Back in the old days, when I was using a humble PC running that nasty Windows XP, my e-mail client of choice was Thunderbird. No susprise there – it was far better than Outlook Express. However, when I finally managed to pull myself clear of the painful Microsoft experience and bought myself a Mac, I found myself using Mail, the built-in mail client Apple have made. Its clean interface made the daily chore of checking e-mails a pleasure, and its seamless integration with everything else was bliss. I even found I could extend the standard functionality with a few plugins, which improved the spam-handling significantly. All was well. Apple have done a fantastic job.
At least, until just recently. For no apparent reason, Mail has started quitting on launch. I open it, it starts contacting the mail servers for new mail, and then quits. A small frustration, admittedly, and relaunching it seemed to convince it that it could work. But today I had to restart Mail at least three times. I’ve taken out all the plugins and anything that might have been upsetting it, but it still crashes.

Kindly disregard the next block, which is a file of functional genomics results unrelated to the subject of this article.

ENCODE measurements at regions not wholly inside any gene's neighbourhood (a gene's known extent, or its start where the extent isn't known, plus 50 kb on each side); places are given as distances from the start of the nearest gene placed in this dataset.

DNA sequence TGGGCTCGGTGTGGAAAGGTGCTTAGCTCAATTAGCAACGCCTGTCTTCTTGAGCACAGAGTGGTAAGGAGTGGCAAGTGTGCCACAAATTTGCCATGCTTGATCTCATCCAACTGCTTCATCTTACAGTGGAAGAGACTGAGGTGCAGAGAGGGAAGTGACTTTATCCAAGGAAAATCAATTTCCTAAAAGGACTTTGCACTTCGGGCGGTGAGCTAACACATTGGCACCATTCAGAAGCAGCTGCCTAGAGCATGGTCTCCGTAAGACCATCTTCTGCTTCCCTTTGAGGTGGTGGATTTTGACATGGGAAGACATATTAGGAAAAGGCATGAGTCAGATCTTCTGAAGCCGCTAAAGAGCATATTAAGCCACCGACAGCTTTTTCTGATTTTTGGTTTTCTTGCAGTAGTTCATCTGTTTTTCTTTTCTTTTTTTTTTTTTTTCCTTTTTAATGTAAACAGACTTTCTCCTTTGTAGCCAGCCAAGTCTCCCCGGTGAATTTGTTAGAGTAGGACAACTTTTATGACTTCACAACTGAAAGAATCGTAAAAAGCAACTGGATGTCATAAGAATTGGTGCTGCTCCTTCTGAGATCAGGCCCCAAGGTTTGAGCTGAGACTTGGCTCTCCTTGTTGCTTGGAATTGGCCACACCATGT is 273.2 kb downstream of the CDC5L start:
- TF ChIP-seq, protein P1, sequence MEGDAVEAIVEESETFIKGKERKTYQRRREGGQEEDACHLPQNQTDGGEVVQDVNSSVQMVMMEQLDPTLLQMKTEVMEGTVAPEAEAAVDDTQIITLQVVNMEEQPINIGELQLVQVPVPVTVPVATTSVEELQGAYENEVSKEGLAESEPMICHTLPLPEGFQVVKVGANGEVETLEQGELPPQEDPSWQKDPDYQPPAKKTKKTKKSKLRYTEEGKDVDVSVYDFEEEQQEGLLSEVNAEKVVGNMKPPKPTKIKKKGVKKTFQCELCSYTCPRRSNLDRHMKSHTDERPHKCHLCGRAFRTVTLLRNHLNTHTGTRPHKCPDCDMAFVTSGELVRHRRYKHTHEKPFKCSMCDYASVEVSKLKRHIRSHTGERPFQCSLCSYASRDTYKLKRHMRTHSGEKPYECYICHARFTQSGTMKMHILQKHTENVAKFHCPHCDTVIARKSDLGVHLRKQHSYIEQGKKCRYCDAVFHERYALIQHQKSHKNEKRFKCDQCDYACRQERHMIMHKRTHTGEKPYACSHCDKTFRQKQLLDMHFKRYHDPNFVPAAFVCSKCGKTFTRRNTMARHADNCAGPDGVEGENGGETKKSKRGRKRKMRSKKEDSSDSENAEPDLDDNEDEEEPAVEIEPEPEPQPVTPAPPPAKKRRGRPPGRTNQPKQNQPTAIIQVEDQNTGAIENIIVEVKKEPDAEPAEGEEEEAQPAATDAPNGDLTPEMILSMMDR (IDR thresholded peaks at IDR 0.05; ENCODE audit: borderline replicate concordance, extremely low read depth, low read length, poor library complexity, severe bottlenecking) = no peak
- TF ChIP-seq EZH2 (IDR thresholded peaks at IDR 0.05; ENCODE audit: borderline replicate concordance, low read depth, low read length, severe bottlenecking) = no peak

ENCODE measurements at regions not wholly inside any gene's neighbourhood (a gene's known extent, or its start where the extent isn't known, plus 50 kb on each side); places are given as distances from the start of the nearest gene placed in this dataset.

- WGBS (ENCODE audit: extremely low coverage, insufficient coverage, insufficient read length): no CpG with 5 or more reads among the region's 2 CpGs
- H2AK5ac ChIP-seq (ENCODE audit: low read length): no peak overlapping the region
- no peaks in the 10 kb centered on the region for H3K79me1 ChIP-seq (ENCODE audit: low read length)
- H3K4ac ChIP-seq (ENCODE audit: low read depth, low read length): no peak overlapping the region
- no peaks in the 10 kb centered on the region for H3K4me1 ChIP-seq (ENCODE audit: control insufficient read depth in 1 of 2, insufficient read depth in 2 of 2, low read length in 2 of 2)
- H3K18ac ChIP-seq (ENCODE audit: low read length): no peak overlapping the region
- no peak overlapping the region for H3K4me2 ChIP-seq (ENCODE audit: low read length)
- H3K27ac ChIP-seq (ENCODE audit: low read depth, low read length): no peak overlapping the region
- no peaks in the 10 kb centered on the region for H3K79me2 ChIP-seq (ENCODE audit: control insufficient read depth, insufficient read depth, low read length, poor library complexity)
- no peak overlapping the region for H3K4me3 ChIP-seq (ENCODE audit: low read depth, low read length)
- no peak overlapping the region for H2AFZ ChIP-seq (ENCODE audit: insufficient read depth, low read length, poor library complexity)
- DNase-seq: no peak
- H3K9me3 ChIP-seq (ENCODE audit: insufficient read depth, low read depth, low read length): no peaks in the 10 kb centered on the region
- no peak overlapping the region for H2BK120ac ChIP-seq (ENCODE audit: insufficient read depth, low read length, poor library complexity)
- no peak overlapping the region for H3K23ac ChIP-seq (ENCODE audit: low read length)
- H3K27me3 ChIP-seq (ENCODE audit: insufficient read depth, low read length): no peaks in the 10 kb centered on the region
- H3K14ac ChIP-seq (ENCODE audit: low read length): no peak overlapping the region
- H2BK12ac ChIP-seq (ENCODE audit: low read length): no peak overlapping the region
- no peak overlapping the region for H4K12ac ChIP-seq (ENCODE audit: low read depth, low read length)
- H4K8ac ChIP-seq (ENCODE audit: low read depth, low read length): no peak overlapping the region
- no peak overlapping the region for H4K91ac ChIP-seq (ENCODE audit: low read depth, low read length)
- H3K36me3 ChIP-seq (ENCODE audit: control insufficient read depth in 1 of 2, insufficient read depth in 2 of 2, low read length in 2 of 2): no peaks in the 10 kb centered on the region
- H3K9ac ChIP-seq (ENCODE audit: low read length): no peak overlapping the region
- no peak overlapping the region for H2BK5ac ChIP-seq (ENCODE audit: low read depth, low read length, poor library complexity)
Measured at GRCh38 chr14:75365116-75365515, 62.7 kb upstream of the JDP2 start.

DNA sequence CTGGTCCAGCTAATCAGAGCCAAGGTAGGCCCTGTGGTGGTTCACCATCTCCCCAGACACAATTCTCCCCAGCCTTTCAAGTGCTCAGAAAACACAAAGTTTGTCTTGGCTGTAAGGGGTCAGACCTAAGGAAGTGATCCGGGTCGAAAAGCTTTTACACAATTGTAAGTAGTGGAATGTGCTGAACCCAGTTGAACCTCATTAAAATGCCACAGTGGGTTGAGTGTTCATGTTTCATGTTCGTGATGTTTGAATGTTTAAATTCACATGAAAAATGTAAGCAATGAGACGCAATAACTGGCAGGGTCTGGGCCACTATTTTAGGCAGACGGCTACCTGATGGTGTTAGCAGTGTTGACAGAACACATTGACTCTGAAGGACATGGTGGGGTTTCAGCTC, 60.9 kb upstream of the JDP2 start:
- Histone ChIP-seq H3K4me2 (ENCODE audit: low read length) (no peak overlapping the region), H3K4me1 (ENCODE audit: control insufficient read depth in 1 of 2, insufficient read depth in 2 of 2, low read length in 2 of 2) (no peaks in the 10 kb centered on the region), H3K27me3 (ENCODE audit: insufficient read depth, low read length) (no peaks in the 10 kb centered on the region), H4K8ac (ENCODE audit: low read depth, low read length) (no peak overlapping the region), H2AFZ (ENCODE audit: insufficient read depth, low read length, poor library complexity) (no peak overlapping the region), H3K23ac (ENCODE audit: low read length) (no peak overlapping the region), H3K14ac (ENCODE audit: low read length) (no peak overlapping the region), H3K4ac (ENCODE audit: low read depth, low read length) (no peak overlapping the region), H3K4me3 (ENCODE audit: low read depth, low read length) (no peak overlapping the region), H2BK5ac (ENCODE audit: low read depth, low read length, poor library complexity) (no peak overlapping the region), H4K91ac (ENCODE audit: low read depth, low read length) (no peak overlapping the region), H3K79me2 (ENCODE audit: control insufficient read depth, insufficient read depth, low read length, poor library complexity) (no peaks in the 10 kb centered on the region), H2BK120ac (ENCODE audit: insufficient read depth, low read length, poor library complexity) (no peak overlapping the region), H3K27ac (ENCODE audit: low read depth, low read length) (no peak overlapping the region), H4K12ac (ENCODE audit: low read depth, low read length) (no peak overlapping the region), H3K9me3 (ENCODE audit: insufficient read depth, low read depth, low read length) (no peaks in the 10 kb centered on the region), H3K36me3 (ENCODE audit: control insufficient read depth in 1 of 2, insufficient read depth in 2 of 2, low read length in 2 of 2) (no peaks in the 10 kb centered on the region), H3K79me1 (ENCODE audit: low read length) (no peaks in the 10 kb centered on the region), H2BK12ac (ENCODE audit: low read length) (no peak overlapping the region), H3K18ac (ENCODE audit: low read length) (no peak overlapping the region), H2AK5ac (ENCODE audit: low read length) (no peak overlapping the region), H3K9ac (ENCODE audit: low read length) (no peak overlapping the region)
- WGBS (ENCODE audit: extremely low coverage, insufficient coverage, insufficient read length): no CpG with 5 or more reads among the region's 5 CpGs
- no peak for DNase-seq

So I’ve downloaded Thunderbird 2 instead. I’ve not abandoned Mail completely, but I’ve set up Thunderbird to my liking, and if it continues to impress over the next couple of weeks I expect I’ll stick with TB for the time being. It’s not quite as visually pleasing as Mail, even with the header sorted out by UNO, and I’ve not found a nice third-party theme yet that gives the same polished effect as Mail does by default. I especially don’t like the Compose window, which looks ugly, particularly where you have to enter each e-mail address on a separate line instead of next to each other as in Mail. It’s just not as tidy.
Still, TB2 seems to work, and seems to be fairly responsive too, which is good. I’m using IMAP on all my e-mail accounts (all four of them), I’ve imported my native Mac Address Book courtesy of a handy AppleScript that converts everything into a .CSV file, I’ve set up a few filters, even set up some saved searches that work more or less like the Smart Folders in Mail (though not as intuitively).
Whether it’ll still be satisfactory in a couple of weeks is yet to be determined, but because I’m using IMAP I can easily switch back again without losing anything in the process, which is encouraging. I’ll maybe give another update in a few weeks time and let you know how I get on.